A Short History of Modern French Literature

Joseph M. Queenan

Modern French literature begins with Emile Zo1a, author of L'Oeuvre, L'Oeuvre II, and L'Hors d'Oeuvre, as well as Shah Nana, a sizzling expose of depravity and corruption in the households of various deposed Middle Eastern Potentates. Though prolific and multi-talented (he also won an Oscar for his role in the film, The Life of Paul Muni), Zola is probably best remembered for coining the term "Jacuzzi," the name of a whirlpool bath his brother-in-law invented.

The next great French writer is Anatole France (a.k.a. Antonio Italia, Andruska Russia, Aurelio Mexico, and Al Poland). In his visionary novel, Penguins-Islanders, he correctly prophesied the triumph of the New York hockey team in the seventh game of the Stanley Cup quarterfinals, though he did get the scores wrong. His most celebrated work, The Gods Are Athirst, is the concluding volume in the trilogy Deprived Extraterrestrial Creatures, which also includes The Demigods Are A Hungry and The Angels Are Atired.

The next generation of great French writers is headed by Jean Cockatoo, author of The Terrible Parents, The Despicable Children, and The Pretty Awful Third Cousins, and his friend Andre Gide, whose works include The Past Oral Symphony (the life of Mahler's dentist, told in flashback) and The Immoral List, a satirical mail-order catalogue of French S&M equipment. Also of note is Marcel Proust, whose Remembrance of Things Passed is still required reading for Parisian medical students interested in a kidney or gall-bladder oriented career.

With the outbreak of war in 1939, the Academie Francaise decided to call off French literature until the Liberation, and only a few writers continued to work. Of these the most important names are Albert Camus, who actually copyrighted his theory that life is absurd; and Jean-Paul Sartre, three-time winner of the "Nihilist Of The Year" award. Camus, whose works include The Pest, Down The Chute, The Stranger They Come, The Harder They Fall, and The Mitt Of Sisyphus (a novel about a cynical, error-prone Greco-American catcher cut by the Detroit Tigers) accidentally died in a car accident while trying to die in a motorcycle accident. Much more influential, and a far better driver, Sartre's fame derives primarily from Nausea, Vomit, Stomach Cramps, The Mur The Merrier, The Age of Raisins, Bridge Over Troubled Sleep, The Sequestering Of Al's Tuna, and Beans And Nothing Less, the story of the Pythagorean Cowboys. He also edited No Exit, an anthology of provocative graffiti found scrawled on various cul-de-sac signs.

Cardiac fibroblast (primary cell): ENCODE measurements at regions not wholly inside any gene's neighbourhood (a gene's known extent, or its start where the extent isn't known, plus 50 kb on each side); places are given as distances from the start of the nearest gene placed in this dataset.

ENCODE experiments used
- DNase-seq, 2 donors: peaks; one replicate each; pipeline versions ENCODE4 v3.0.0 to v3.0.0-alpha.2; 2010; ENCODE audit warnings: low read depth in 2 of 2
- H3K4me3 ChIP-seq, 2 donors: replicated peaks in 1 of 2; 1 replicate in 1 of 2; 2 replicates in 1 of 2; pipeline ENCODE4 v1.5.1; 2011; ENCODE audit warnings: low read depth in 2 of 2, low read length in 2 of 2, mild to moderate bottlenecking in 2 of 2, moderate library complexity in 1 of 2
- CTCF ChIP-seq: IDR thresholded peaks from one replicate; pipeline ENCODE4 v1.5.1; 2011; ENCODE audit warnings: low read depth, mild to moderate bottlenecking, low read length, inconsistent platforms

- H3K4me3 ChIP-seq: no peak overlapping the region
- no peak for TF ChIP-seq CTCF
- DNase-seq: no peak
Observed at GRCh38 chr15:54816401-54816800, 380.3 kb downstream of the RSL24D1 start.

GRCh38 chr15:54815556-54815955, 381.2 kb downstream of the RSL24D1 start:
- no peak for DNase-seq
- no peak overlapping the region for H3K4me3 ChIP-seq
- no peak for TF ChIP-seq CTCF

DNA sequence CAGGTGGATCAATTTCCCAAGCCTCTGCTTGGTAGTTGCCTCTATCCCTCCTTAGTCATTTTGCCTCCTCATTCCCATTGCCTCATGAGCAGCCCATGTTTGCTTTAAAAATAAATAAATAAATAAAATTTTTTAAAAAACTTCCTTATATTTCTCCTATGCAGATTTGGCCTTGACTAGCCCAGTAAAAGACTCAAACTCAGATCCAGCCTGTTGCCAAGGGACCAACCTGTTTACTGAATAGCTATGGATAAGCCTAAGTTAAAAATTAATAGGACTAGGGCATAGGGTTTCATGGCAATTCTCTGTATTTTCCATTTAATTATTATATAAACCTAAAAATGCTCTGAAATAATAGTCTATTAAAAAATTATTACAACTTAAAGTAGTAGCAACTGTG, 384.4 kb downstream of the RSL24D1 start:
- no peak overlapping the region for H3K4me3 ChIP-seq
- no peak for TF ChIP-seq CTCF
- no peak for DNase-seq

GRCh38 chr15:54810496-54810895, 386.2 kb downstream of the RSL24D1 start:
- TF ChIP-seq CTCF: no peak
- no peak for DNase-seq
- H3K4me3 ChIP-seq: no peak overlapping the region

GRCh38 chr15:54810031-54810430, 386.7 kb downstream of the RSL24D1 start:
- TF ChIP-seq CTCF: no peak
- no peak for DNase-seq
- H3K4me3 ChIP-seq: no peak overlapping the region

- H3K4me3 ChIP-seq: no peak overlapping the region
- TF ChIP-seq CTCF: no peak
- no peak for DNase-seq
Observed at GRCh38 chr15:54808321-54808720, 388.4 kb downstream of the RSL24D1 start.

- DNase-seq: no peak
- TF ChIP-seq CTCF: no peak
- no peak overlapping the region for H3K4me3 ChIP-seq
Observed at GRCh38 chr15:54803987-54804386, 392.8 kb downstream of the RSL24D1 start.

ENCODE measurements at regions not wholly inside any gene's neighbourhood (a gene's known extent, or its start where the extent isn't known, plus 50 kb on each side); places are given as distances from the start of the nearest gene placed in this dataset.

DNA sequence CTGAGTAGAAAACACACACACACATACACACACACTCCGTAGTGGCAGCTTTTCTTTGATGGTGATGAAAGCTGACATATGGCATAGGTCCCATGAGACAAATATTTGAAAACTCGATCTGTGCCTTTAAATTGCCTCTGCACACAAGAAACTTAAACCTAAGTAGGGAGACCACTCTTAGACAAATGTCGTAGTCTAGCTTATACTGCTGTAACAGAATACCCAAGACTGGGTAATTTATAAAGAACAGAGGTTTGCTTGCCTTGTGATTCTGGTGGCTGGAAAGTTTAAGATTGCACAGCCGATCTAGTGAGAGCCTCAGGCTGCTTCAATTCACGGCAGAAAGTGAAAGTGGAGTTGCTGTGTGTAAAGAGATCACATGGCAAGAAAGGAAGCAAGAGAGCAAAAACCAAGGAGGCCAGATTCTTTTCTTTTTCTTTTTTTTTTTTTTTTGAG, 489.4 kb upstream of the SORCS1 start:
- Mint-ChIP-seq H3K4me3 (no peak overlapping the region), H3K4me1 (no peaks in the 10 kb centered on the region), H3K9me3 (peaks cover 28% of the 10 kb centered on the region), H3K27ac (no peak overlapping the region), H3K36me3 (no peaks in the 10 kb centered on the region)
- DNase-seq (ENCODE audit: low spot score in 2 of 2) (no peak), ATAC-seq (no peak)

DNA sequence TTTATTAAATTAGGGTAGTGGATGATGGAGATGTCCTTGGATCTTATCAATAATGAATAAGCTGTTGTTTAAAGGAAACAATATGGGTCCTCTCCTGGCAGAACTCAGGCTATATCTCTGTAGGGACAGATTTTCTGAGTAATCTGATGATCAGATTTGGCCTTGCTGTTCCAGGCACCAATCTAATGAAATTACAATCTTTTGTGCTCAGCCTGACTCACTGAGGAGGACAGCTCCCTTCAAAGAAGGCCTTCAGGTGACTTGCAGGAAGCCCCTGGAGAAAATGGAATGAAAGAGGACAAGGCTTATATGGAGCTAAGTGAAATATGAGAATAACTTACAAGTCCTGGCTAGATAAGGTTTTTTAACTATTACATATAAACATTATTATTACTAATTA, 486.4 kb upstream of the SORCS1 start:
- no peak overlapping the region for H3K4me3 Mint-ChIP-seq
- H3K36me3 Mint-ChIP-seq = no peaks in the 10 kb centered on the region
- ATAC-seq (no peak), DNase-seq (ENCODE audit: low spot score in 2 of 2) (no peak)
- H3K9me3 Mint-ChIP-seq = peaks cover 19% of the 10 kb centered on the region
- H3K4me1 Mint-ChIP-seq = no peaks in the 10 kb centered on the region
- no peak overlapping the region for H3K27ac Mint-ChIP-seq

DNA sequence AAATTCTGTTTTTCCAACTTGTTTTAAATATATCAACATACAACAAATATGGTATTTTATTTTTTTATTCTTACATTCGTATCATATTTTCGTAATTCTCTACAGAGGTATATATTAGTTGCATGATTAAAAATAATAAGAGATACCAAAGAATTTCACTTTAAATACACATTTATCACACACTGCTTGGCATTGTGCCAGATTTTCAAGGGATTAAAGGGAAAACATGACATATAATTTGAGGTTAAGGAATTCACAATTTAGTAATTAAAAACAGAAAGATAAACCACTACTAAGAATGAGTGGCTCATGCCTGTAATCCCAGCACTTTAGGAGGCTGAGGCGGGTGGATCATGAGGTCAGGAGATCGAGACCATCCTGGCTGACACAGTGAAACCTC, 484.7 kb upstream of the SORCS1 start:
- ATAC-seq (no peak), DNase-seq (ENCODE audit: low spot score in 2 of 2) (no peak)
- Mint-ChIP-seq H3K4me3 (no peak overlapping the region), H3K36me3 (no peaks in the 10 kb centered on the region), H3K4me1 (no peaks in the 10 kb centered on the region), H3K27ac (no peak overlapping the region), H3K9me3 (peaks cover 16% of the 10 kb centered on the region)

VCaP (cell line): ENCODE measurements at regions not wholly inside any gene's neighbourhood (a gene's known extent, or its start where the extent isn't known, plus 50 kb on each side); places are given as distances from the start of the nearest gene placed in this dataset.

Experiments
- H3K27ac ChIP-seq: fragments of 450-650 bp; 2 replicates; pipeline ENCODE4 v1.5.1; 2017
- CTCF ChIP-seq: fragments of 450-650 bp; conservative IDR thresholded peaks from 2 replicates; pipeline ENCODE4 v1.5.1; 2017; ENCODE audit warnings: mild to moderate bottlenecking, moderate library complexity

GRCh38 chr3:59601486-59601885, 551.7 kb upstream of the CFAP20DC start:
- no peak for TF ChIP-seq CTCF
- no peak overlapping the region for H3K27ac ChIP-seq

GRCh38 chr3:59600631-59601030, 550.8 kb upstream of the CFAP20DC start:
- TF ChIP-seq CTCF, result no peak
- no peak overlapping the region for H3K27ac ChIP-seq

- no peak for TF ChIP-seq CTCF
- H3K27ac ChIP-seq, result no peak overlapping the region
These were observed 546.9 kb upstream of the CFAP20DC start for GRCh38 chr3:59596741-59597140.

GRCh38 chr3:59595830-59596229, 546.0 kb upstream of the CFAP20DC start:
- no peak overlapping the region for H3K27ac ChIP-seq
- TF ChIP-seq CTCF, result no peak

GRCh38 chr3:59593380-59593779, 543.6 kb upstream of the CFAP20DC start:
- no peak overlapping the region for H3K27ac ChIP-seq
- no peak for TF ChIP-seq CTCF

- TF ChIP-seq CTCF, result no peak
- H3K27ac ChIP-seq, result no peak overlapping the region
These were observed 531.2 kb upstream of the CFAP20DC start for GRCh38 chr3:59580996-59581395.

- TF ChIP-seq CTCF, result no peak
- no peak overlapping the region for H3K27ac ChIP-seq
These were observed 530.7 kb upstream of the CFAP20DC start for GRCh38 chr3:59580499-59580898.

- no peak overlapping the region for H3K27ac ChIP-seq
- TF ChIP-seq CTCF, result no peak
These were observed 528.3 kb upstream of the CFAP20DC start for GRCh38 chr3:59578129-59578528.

Among the best authors in recent years are Eugene Ionesco, noted for three outstanding plays (The Chairs, The Sofa-Beds, and The Handy Workbenches), and one detective novel, The Soprano Bawled; Jean Genet, whose Screening The Black Maids On The Balcony has become a standard guidebook for equal opportunity employers; and Samuel Beckett. Beckett, who had to pay a dollar to buy his way into the French race (where traditionally there have been more openings for Irish writers) is best known for Endgame, a chess manual for post-nuclear-holocaust beginners; Waiting For The Left Hand of Godot; and Happy Days, a television docudrama about doomed but spunky Fifties high school kids.

Great French literature will probably continue to flourish, as there is no law against it. Moreover, francophiles thrive even in our own country, despite the generalissimo's death. In short, in the words of the philosopher, "There will always be an England." Same goes for France.

 

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